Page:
The therapist asked, “What makes you come to that conclusion?”
“He was adopted from Columbia. He never felt bonded to me. He always seemed to keep a distance from me.” As she said this, her husband sat quietly at the far end of the couch shifting his jaw in a gesture of doubt.
“Adopted at what age? From what kind of situation?”
“He was two months old. From an orphanage. I think it was an okay place, but didn’t have a lot of staff or resources, from what I heard.”
“How was he when you met him for the first time?”
“He seemed okay. He was well-fed.” [Further inquiry regarded early attachment signs, eye contact, comfort, consolability, timing of milestones. From the description given, nothing seemed unusual.]
The therapist then asked, “What does he do or not do that makes you think it’s RAD now?”
“He isn’t truthful. He talks to anyone. When he doesn’t get his way, he has a tantrum and is hard to calm down. He never liked being separate from us to go to school – he was always clingy.” The therapist thought these behaviors could reflect an attachment problem or even conditions other than RAD, such as Separation Anxiety.
“When he is not truthful, as you say, is it to cover up things he doesn’t want you to find out or pin on him, or more things that are really made up or even things there isn’t any need to lie about at all?”
“When you put it that way, probably the first one.”
Father stepped in here. “Definitely it’s to weasel out of stuff, you know, not to get caught or blamed for things he did. Mostly hiding he didn’t do homework, things like that.”
“Well, let me meet him and then I’ll bring you back so I can get his developmental history.”
The therapist had the parents go to the waiting room and the 13 year-old son came into the room. He was a well-dressed and well-groomed adolescent.
“What did your parents say about coming here today?”
“They think there’s something wrong with me. They always do. It’s annoying. Well, mostly my mother. Did she tell you the story of how she was raised by her aunt because her mother was psychotic? She will. I try very hard in school and do my chores, but Mom is always picking on something. Perfectionist!”
“So then what is your idea or feeling about that?”
“I am always in therapy. I don’t know why. It’s always the same. They think I care about being adopted, which I don’t. I’m lucky. I know that. I don’t think I am different. Yes, I have a temper sometimes, but nothing different from what I see my friends do with their parents. Really.”
“What sets you off?”
“I don’t like being criticized. Mostly that.”
The boy reported he has two close friends. His grades have always been in the B range. His relatedness seemed surprisingly comfortable, even warm. He did not seem to have an insecure attachment style.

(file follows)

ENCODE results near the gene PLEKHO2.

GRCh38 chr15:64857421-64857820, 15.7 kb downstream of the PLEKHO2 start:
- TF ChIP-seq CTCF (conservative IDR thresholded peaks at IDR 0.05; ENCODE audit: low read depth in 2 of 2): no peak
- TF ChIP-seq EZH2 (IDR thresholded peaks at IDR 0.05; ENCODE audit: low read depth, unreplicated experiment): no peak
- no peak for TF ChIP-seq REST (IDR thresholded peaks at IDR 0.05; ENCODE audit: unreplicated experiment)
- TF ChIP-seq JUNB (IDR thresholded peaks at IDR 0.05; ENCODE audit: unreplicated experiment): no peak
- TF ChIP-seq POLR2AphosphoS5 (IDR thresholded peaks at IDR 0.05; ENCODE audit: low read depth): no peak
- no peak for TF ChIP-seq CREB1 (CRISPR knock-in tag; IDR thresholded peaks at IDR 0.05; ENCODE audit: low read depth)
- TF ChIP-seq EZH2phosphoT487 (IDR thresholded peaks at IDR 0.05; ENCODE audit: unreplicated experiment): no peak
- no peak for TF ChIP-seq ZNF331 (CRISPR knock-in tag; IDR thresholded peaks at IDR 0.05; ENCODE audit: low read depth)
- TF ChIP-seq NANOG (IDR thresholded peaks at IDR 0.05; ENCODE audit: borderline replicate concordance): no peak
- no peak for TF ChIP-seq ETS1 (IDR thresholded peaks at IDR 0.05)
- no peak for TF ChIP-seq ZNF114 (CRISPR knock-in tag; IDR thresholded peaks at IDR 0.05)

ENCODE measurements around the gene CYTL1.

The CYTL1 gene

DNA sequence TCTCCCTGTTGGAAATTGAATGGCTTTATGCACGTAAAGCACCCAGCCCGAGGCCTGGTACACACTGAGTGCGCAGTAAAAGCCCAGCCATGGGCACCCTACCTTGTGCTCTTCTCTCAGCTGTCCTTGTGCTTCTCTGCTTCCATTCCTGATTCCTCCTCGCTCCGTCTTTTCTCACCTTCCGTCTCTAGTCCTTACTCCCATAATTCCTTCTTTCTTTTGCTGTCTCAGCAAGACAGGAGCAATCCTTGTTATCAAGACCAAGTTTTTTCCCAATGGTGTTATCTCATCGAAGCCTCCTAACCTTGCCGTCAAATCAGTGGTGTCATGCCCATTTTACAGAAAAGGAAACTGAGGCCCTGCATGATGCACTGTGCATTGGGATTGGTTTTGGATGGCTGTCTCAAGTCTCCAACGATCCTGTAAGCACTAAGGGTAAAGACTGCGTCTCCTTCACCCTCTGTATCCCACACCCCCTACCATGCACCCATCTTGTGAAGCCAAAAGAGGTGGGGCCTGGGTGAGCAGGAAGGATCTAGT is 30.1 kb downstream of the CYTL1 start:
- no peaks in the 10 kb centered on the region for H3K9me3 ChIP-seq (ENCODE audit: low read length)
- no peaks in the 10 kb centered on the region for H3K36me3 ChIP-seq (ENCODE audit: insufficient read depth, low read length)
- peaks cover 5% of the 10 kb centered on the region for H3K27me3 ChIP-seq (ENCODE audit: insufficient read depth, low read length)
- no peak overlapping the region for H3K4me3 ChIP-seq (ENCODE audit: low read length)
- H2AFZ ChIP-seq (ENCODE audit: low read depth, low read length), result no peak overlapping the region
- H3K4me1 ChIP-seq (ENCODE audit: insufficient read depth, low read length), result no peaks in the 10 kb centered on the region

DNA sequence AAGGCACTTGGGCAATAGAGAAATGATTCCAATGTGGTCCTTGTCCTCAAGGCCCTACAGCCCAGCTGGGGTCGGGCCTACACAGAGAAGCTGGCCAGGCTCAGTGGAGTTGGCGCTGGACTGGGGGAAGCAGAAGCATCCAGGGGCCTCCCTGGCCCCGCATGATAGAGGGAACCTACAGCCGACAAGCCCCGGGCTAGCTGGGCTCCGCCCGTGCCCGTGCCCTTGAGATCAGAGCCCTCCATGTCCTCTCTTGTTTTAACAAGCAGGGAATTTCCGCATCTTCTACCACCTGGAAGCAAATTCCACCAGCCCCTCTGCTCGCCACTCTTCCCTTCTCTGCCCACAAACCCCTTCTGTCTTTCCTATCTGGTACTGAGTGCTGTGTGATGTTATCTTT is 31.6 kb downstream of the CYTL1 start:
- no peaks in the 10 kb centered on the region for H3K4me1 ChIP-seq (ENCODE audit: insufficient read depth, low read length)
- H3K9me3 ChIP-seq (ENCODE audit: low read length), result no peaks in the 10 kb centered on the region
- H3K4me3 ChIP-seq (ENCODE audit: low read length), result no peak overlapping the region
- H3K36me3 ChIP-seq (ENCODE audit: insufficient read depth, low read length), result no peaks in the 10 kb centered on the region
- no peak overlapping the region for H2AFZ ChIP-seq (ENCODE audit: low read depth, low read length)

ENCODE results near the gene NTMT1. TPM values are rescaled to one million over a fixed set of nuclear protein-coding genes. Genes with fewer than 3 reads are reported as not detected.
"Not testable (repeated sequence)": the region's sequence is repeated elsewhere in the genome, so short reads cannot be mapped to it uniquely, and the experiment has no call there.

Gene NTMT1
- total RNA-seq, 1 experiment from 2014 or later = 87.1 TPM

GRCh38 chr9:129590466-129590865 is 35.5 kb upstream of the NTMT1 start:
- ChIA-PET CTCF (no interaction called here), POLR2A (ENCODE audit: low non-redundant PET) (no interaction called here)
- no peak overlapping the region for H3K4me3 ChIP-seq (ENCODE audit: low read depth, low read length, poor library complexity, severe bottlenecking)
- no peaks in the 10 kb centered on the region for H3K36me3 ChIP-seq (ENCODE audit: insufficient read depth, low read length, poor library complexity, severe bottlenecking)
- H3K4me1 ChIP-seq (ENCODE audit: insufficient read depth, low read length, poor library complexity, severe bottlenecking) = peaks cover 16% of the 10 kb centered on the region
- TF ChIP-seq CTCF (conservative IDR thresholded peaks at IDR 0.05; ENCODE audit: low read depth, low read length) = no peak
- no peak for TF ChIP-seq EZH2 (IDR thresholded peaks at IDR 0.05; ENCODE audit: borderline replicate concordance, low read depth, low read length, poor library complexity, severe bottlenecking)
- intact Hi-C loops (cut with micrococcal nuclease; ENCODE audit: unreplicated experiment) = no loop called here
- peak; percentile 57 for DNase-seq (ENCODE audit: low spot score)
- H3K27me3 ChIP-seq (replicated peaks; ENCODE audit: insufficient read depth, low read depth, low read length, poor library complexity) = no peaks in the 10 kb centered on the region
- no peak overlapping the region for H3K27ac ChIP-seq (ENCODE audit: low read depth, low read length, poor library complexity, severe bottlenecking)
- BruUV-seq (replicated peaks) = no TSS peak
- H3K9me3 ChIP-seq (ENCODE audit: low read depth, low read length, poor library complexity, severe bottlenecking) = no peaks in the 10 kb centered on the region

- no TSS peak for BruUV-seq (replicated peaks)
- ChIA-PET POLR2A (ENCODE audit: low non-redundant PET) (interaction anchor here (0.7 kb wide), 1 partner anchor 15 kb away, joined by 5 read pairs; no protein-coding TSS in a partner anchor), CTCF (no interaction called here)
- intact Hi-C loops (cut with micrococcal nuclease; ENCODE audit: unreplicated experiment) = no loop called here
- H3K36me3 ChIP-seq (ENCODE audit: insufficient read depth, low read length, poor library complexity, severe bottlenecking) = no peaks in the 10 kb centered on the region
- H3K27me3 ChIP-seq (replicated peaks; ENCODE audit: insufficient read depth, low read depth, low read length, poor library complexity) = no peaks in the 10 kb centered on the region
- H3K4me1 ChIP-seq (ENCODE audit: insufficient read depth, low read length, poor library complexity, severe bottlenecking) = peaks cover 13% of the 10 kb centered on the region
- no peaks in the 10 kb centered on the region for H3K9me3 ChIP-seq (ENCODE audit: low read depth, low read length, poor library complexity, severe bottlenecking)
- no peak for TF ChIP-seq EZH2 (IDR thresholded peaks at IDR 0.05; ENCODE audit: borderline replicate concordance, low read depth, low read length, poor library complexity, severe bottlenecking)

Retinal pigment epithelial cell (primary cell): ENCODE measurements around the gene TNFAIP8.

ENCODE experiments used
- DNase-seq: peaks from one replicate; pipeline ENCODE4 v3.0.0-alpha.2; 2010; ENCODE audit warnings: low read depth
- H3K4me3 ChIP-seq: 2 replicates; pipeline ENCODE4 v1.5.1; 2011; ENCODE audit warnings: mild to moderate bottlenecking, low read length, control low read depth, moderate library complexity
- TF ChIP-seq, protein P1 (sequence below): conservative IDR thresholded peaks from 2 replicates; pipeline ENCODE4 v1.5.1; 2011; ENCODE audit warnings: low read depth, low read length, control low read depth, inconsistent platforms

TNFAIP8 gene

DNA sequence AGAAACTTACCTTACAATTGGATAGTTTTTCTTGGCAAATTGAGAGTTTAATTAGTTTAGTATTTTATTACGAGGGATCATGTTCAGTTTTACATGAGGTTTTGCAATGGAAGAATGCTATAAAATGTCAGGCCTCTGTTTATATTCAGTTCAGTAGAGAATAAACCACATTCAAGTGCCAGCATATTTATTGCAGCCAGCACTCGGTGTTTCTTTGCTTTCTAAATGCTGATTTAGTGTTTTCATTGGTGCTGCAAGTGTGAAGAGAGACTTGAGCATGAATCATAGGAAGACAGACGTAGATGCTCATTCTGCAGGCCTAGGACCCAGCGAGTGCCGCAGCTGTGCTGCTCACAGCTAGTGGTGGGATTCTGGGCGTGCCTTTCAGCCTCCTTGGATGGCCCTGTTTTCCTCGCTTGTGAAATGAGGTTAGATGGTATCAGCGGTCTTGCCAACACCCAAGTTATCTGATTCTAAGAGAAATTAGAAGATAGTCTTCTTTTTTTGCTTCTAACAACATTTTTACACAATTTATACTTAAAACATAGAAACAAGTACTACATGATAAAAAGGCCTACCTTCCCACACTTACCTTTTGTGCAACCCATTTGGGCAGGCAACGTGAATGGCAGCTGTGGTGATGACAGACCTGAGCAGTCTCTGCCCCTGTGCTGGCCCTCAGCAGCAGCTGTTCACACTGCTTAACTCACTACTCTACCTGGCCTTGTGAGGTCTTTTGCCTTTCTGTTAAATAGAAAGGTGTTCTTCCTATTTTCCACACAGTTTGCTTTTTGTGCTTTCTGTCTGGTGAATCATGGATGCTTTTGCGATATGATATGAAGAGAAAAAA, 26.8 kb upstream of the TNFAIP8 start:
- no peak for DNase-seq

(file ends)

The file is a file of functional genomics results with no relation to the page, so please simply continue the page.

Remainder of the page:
When the parents returned to the consulting room, Father answered a question about his son’s behavior and relatedness over the years, “I remember feeling so thrilled when we got him. I felt pretty close to him since then. We played catch and, when he was in Little League, I went to all his games.” Father thought Carlos was extroverted, but saw no problems with that.
“Where did the idea of RAD first come up?”
The parents explained a therapist who saw him briefly when he was six and was having problems in first grade gave him the diagnosis.
Nothing in the presentation seemed consistent with a RAD diagnosis. This could be because of previous effective therapeutic work or the diagnosis had never been accurate. Perhaps it was mother more than son who was having problems with the adoption?
Sally Ann, 36, and her daughter, Gina, 14, were referred by a protective service worker. Sally Ann spoke up saying, “She has PTSD. The worker is Jane; she agrees.” Gina and the family were in a safety program run by protective services because, during a visitation with her father, the girl suffered a minor injury in a car accident in which her father had gotten an OWI. In the course of the interview with Sally Ann and Gina, the therapist asked, “Jane ____, the worker from protective services, said something about sexual abuse. Can you explain more about that?”
She was indeed subject to a sexual relationship with an uncle involving oral sex four times from around age 9 through age 10. At that point, she threatened to tell her parents and the abuse stopped. She never talked about it before now. At family gatherings, she kept her eyes on the man and she did not talk to him.
“When he is there, what do you feel?”
“I’d make sure he doesn’t go anywhere near me or my cousins,” Gina reported. “He doesn’t have a daughter and neither does my aunt [Mother’s sister]. My cousins are boys. He knew I was so onto him. I think he is a wuss.”
“Your feelings? What emotions do you have around him?
“Disgust a little, mostly nothing,” asserted Gina.
Sally Ann then said, “I feel sorry for him, being that weak a jerk that he would have done that.”
Gina added, “I developed early and he took advantage of me. I don’t think he would do it to anyone else because I told him if I found out about it I’d make sure he was in jail.” Gina seems to have remarkable perspective, good boundaries, and an effective strategy for managing the current situation.
“I have a few questions about the memories. How often does it come into your head?”
“Not much. When I got an invite to a family event and before I went. That’s about it.”